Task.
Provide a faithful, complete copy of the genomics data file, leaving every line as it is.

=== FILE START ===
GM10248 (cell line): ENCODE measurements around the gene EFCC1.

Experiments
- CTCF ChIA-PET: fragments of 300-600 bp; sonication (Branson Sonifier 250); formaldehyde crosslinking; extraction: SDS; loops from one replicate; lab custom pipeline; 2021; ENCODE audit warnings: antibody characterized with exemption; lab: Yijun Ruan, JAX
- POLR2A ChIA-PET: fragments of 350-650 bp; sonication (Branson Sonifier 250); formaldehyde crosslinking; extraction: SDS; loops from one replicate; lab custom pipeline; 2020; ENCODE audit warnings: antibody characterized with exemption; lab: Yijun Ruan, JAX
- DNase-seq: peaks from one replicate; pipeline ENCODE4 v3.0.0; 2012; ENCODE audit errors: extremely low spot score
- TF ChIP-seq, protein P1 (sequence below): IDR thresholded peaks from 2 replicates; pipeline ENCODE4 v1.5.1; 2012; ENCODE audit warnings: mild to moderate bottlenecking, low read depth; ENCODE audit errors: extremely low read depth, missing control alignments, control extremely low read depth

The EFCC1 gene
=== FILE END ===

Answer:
GM10248 (cell line): ENCODE measurements around the gene EFCC1.

Experiments
- CTCF ChIA-PET: fragments of 300-600 bp; sonication (Branson Sonifier 250); formaldehyde crosslinking; extraction: SDS; loops from one replicate; lab custom pipeline; 2021; ENCODE audit warnings: antibody characterized with exemption; lab: Yijun Ruan, JAX
- POLR2A ChIA-PET: fragments of 350-650 bp; sonication (Branson Sonifier 250); formaldehyde crosslinking; extraction: SDS; loops from one replicate; lab custom pipeline; 2020; ENCODE audit warnings: antibody characterized with exemption; lab: Yijun Ruan, JAX
- DNase-seq: peaks from one replicate; pipeline ENCODE4 v3.0.0; 2012; ENCODE audit errors: extremely low spot score
- TF ChIP-seq, protein P1 (sequence below): IDR thresholded peaks from 2 replicates; pipeline ENCODE4 v1.5.1; 2012; ENCODE audit warnings: mild to moderate bottlenecking, low read depth; ENCODE audit errors: extremely low read depth, missing control alignments, control extremely low read depth

The EFCC1 gene